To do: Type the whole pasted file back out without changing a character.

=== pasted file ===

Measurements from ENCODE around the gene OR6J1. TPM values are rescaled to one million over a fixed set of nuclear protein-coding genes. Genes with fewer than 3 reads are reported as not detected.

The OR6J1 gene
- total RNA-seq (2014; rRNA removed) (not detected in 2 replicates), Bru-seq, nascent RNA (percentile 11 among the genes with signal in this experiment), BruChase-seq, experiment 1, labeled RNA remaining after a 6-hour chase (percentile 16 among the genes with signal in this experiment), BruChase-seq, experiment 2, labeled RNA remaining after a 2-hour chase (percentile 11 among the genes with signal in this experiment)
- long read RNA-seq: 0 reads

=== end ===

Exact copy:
Measurements from ENCODE around the gene OR6J1. TPM values are rescaled to one million over a fixed set of nuclear protein-coding genes. Genes with fewer than 3 reads are reported as not detected.

The OR6J1 gene
- total RNA-seq (2014; rRNA removed) (not detected in 2 replicates), Bru-seq, nascent RNA (percentile 11 among the genes with signal in this experiment), BruChase-seq, experiment 1, labeled RNA remaining after a 6-hour chase (percentile 16 among the genes with signal in this experiment), BruChase-seq, experiment 2, labeled RNA remaining after a 2-hour chase (percentile 11 among the genes with signal in this experiment)
- long read RNA-seq: 0 reads